Health / Expert Advice

Find Out How Your Workouts Impact Hormonal Acne

As long as you follow good hygiene habits, exercise may make your skin look better in the long run.

If you’re worried about how workouts impact hormonal acne, rest assured—a good sweat won’t necessarily cause you to break out. It may even lead to better skin in the long run. That’s because exercise opens your pores, reduces stress, and gets your heart rate up. This can help promote circulation to the skin. Your best bet? Avoid poor fitness habits such as lingering in wet workout clothes or exercising with a full face of makeup. Both tend to trap oil and dirt in your skin. Here’s how workouts affect hormonal acne, plus easy ways to stay zit-free.

A sweaty workout can trap oil and dirt in your skin, causing acne.

“Hormones known as androgens can increase the activity of our sebaceous glands,” explains Tania Elliott, M.D., a board-certified allergist and internist. “These glands are responsible for the production of an oily substance called sebum, which is meant to be our internal way of moisturizing and lubricating our own skin. When these glands go into overdrive, oil and dirt can get trapped under the first layer of the skin and contribute to the development of acne. Androgens can increase at various times in life such as in puberty, during the menstrual cycle, and during menopause.”

Another thing that can lead to high levels of oil in the skin? You guessed it—your workout. Because physical activity typically increases sweat production, Dr. Elliott says, it can cause bacteria to breed on the skin, creating acne. Fitness-related items can contribute to the problem as well. These items can include too-tight clothing, dirty gym equipment, pore-clogging face creams or sunscreen, hats, and sweatbands. If you’re already prone to acne, you may experience more breakouts when you exercise in general.

But good hygiene can help prevent pimples from popping up.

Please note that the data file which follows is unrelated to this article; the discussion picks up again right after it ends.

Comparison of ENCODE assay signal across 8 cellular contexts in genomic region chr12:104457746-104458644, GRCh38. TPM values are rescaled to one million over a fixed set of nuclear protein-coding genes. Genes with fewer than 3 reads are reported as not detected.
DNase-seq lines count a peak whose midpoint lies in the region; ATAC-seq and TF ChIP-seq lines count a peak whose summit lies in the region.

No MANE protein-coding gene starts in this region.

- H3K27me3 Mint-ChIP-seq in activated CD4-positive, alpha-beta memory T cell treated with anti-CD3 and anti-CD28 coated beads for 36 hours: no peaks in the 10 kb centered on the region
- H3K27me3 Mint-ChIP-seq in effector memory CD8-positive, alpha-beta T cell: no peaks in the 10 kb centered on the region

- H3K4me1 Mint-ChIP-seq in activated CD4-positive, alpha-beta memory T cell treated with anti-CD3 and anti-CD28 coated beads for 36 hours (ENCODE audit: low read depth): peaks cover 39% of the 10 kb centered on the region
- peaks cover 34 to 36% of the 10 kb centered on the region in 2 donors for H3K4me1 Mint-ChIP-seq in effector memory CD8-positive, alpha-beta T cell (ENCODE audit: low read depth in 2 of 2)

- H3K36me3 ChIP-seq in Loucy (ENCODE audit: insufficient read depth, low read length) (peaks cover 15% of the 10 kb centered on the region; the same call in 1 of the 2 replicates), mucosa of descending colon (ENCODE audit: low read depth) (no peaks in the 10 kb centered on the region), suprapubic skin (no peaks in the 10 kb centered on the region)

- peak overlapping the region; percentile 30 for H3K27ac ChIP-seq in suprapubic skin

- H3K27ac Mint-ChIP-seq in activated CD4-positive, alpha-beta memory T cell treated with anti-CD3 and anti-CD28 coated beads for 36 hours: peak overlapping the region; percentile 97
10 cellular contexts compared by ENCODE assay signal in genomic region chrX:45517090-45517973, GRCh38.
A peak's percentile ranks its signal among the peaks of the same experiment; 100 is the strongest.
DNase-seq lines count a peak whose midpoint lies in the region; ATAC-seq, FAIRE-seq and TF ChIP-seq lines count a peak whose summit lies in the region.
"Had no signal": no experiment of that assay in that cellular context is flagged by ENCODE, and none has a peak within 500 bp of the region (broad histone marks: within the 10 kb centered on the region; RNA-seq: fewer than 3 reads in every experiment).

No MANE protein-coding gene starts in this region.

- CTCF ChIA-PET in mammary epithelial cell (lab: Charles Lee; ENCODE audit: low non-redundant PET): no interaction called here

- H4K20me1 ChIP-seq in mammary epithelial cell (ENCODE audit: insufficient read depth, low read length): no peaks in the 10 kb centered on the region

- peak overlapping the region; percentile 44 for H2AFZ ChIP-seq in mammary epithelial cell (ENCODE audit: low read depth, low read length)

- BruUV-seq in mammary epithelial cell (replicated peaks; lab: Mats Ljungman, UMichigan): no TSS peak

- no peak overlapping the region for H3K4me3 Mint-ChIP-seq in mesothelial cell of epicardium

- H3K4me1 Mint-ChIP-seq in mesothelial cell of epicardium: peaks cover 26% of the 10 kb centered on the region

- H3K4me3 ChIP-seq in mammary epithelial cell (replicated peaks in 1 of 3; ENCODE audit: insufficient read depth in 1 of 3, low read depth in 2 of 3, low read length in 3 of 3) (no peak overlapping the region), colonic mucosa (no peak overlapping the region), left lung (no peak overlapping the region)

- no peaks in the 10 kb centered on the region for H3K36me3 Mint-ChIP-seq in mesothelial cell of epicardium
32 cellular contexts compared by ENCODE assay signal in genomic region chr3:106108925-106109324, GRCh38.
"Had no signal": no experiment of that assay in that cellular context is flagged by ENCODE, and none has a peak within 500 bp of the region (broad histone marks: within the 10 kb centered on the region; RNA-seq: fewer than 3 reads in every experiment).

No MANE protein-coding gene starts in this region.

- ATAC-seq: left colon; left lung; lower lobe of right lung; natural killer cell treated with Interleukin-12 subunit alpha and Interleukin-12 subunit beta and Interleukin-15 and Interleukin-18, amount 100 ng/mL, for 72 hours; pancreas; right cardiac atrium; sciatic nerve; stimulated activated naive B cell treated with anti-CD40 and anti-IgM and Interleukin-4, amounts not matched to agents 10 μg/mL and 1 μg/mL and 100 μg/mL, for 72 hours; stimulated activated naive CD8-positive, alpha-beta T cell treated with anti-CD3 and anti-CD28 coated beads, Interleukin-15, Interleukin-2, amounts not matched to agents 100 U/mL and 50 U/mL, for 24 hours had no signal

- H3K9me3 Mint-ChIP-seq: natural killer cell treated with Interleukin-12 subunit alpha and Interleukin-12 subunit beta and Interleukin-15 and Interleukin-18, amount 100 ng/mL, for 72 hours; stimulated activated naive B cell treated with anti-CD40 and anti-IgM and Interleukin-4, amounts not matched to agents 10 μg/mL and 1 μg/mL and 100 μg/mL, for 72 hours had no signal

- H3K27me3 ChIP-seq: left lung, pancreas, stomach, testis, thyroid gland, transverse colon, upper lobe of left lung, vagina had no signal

“Hormones are one piece of the puzzle,” Dr. Elliott says. “Other factors contributing to the development of acne include environmental and personal hygiene factors, including the use of soaps, detergents, and astringents, and frequency of bathing.”

Sweat itself isn’t the issue, as sweating helps your body cool down after a tough workout. But it becomes a problem when it lingers on your skin. If you’re used to dealing with breakouts on your face, chest, or back post-workout, then make sure you’re practicing good hygiene to minimize germs.

“After exercising, it is important to remove wet workout clothing to prevent it from sticking to the skin, trapping dirt and oil and leading to acne breakouts,” says Josh Zeichner, M.D., director of cosmetic and clinical research in dermatology at Mount Sinai Hospital in New York City. “It is important to wash your face after a workout for the same reason.”

In the long run, exercise can help make your skin better than ever.

“There is no data showing that exercise itself makes acne worse,” Dr. Zeichner says. “In fact, as a form of stress relief, some could argue that it makes acne better.” Workouts impact hormonal acne by decreasing the amount of cortisol, or stress hormone, in the body. So it can benefit those who suffer from chronic skin conditions such as eczema, psoriasis, and acne. Some researchers even say that exercise can prevent premature aging.

“Stress and being overweight are two other factors that contribute to the development of acne,” Dr. Elliott says. “Exercise should be considered a good treatment for acne because it has been shown to be one of the best things you can do to reduce stress and maintain a healthy weight.”

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